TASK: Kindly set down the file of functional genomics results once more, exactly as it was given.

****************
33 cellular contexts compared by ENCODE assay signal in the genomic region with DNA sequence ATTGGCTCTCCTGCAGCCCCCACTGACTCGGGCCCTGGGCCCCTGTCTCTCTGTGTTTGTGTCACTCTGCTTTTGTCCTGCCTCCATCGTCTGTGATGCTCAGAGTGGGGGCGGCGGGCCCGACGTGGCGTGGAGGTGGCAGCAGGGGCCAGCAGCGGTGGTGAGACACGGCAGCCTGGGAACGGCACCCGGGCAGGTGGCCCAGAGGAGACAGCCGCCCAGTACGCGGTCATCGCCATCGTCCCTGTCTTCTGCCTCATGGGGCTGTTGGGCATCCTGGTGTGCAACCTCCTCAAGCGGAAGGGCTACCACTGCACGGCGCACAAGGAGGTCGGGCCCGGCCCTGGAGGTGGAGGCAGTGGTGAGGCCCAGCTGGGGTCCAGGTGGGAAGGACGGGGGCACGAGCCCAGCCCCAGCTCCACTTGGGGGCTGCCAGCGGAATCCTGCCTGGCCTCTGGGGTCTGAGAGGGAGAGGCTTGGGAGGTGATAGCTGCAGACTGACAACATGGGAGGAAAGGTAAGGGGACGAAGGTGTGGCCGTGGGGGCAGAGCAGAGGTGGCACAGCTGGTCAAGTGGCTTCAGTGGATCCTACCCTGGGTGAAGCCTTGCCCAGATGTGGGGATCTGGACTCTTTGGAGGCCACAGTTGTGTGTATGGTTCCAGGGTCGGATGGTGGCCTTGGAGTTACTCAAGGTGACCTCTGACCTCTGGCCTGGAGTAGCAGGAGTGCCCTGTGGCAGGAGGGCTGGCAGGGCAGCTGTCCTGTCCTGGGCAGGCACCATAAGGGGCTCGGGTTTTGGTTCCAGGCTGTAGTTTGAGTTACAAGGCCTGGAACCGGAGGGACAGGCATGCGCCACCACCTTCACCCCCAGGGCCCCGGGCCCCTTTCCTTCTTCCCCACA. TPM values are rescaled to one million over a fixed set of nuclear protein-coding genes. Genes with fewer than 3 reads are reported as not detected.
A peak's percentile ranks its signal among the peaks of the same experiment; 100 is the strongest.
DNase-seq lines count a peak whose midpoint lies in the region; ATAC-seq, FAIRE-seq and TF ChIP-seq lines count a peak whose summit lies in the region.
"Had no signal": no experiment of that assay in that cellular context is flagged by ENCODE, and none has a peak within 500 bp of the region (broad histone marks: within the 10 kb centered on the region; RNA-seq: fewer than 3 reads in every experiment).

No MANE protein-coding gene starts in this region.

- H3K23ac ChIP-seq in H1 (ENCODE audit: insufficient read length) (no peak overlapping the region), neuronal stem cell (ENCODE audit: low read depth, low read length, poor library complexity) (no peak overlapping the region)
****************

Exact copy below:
33 cellular contexts compared by ENCODE assay signal in the genomic region with DNA sequence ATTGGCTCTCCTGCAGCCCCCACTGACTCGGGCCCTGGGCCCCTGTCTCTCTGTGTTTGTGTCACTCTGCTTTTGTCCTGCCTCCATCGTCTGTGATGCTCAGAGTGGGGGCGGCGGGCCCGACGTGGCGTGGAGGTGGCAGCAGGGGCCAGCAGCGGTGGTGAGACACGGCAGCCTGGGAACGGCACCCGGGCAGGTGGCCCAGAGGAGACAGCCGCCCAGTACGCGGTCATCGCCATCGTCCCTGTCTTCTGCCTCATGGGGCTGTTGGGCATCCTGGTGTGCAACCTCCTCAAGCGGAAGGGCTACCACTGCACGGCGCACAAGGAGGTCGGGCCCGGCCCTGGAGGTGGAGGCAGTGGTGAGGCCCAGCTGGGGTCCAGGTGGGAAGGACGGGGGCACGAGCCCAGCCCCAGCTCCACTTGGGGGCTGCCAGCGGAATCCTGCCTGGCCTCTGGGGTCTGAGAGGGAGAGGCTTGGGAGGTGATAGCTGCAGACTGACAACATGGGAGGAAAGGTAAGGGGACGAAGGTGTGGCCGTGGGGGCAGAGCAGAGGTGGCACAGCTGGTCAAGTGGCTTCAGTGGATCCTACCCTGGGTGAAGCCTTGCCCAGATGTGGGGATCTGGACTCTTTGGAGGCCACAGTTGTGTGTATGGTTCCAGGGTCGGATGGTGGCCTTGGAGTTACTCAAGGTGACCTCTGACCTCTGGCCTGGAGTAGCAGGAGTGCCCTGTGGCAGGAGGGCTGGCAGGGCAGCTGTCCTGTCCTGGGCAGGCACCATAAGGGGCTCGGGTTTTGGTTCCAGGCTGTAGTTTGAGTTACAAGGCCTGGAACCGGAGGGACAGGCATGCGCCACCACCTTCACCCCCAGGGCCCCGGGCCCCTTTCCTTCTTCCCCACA. TPM values are rescaled to one million over a fixed set of nuclear protein-coding genes. Genes with fewer than 3 reads are reported as not detected.
A peak's percentile ranks its signal among the peaks of the same experiment; 100 is the strongest.
DNase-seq lines count a peak whose midpoint lies in the region; ATAC-seq, FAIRE-seq and TF ChIP-seq lines count a peak whose summit lies in the region.
"Had no signal": no experiment of that assay in that cellular context is flagged by ENCODE, and none has a peak within 500 bp of the region (broad histone marks: within the 10 kb centered on the region; RNA-seq: fewer than 3 reads in every experiment).

No MANE protein-coding gene starts in this region.

- H3K23ac ChIP-seq in H1 (ENCODE audit: insufficient read length) (no peak overlapping the region), neuronal stem cell (ENCODE audit: low read depth, low read length, poor library complexity) (no peak overlapping the region)